Trump Says U.S. "Open For Business", Just Days After $7 Million Carrier Tax Deal

Just days after Donald Trump finalized a deal with an Indiana-based air conditioning and furnace company, essentially rewarding it for reversing plans to move about 800 jobs from the state to Mexico, the president-elect has blasted off a series of tweets pledging to do the opposite. Now, Trump is threatening other businesses considering relocating their operations across the border with costly penalties — ones that Carrier, the recipient of a $7 million tax break, won't suffer even as it moves forward with other plans to shutter an entire second plant and reestablish 1,300 formerly American jobs in Mexico, where labor is cheaper. But for other businesses to do the same, in the incoming president's new view, would be an "expensive mistake" — because Trump now says the United States is "open for business."

Continuing a trend of posting early-morning tweets on Sundays, ostensibly to set the narrative for the cable news shows of the day, Trump publicized a six-Tweet missive promising to make conditions in the country friendlier to businesses, but also warned that those participating in offshoring they will soon face a tax rate of 35 percent to sell the products back in the U.S. market, up from the current 15 percent tariff, Business Insider reported. Romper reached out to the Trump transition team for comment on the Trump's tax rate, but has not yet heard back.

"This tax will make leaving financially difficult, but these companies are able to move between all 50 states, with no tax or tariff being charged," he wrote over the course of the mini Tweet-storm. "Please be forewarned prior to making a very expensive mistake! THE UNITED STATES IS OPEN FOR BUSINESS."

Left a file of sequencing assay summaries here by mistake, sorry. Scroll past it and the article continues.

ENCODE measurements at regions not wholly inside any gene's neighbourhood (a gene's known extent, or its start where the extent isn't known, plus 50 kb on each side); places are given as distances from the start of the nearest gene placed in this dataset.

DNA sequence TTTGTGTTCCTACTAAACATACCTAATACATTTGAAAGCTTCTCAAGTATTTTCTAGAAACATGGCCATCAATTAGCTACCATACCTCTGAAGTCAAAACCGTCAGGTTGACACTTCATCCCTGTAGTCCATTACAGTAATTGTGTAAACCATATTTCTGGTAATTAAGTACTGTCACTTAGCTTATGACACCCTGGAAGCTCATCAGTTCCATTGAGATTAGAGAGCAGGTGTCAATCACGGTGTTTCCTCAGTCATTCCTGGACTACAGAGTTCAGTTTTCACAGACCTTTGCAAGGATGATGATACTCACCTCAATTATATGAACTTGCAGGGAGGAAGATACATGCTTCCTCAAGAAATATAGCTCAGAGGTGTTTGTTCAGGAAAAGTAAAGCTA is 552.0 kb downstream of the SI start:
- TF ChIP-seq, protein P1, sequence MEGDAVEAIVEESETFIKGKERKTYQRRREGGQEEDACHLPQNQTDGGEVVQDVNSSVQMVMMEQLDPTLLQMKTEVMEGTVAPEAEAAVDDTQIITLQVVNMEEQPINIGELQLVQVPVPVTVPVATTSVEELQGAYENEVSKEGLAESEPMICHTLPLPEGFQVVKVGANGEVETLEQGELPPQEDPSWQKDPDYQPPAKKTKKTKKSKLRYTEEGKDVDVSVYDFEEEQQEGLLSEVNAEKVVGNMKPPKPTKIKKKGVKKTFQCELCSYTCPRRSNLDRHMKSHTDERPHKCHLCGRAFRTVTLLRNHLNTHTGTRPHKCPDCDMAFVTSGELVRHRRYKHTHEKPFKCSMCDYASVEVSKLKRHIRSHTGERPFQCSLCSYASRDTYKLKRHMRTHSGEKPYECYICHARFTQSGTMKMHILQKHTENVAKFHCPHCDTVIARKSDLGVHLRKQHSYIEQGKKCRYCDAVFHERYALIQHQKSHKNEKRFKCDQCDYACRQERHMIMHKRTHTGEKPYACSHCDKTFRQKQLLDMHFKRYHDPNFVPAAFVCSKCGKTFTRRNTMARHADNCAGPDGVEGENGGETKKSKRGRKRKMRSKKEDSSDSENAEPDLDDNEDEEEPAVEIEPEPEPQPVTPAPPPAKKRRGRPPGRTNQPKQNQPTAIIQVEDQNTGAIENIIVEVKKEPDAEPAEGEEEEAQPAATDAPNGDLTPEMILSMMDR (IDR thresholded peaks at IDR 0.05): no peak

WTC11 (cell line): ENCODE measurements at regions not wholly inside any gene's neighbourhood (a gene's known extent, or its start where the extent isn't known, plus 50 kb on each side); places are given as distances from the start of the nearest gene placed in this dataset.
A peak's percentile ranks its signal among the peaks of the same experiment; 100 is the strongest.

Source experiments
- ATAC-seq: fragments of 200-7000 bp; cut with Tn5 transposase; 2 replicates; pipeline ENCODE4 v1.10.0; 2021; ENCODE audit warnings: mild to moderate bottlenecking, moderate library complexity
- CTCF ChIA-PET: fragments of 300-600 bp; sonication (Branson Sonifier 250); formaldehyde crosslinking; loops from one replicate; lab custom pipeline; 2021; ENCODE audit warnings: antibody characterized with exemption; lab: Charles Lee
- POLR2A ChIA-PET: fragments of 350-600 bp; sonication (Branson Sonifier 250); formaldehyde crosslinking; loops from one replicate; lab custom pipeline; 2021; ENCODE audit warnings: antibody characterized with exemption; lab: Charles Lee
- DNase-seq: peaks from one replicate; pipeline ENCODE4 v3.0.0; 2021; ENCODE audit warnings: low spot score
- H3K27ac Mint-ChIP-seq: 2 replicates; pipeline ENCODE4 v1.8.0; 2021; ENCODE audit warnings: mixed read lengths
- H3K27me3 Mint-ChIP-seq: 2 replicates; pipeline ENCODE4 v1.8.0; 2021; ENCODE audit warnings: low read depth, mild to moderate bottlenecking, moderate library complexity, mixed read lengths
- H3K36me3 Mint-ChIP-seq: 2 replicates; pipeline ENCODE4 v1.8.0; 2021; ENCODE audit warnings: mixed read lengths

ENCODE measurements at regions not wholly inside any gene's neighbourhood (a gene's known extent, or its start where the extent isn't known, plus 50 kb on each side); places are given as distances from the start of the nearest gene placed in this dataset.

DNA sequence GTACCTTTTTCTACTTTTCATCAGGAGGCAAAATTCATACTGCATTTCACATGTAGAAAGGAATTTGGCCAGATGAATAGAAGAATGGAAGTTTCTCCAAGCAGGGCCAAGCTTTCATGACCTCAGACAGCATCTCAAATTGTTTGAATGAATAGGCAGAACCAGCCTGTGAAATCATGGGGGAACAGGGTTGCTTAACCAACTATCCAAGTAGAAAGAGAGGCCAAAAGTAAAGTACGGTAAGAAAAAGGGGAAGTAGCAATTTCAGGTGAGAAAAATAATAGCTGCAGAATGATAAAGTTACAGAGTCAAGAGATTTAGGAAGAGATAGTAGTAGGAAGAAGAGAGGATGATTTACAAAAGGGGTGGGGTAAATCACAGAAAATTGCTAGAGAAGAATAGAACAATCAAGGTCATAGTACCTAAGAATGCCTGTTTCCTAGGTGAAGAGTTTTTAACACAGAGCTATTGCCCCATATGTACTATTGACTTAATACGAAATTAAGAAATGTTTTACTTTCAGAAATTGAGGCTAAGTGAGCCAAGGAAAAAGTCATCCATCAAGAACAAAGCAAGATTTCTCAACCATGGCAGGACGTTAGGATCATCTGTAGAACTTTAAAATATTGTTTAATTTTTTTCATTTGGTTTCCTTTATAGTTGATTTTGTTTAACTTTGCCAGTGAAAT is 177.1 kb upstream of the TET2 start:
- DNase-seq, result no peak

The Carrier deal, which saved a manufacturing plant in Indianapolis but wasn't enough to incentivize the company to salvage another in Huntington, Indiana, and the jobs stationed there, seems largely symbolic and ultimately unsustainable economically to its opponents. Most notably, former Democratic presidential candidate and Vermont Sen. Bernie Sanders wrote in a Washington Post op-ed that the company essentially "took Trump hostage and won" by threatening to move the jobs elsewhere, and then collecting on significant tax breaks simply not to do so.

Trump's first foray into making good on his 0ft-counted campaign promise of reinvigorating the manufacturing industry by creating and retaining jobs in the sector, however, is certainly a win for his nascent administration, at least in the short-term. But while commenting approvingly, President Obama's White House nevertheless pointed out that it's simply a drop in the bucket. "Mr. Trump would have to make 804 more announcements just like that to equal the standard of jobs in the manufacturing sector that were created in this country under President Obama’s watch," press secretary Josh Earnest said, according to The Guardian.

In short, the one-one-one negotiation method Trump and President-elect Mike Pence, who's also the outgoing governor of Indiana, employed to get Carrier to (partly) stay, firmly categorizes him as a dealmaker, not a policymaker, as Associated Press economics writer Josh Boak summed up. The ensuing deluge of Sunday-morning tweets partly acts as a balm on that widespread criticism by indicating that he'll work to enact real regulations instead of maintaining the freewheeling, tailored-to-each-specific-situation approach. It also, again, raises questions about Trump's convictions and his ability proactively address large scale market demands and the stresses of capitalism, instead of reacting to criticism after the fact.

The real winner of the Carrier deal was Carrier — for which the deal was comparatively lucrative — and Trump, who now has a tangible victory to which he can point in the first few months of his impending presidency. But Trump's term as president is four years long, and it seems he's finally realizing he'll need more wide-reaching policies, not one-off agreements, in order to reach his stated goals.

In the meantime, some 1,300 Carrier jobs are still headed to Mexico, penalty-free and the company is very likely celebrating the $7 million tax break it won in the process.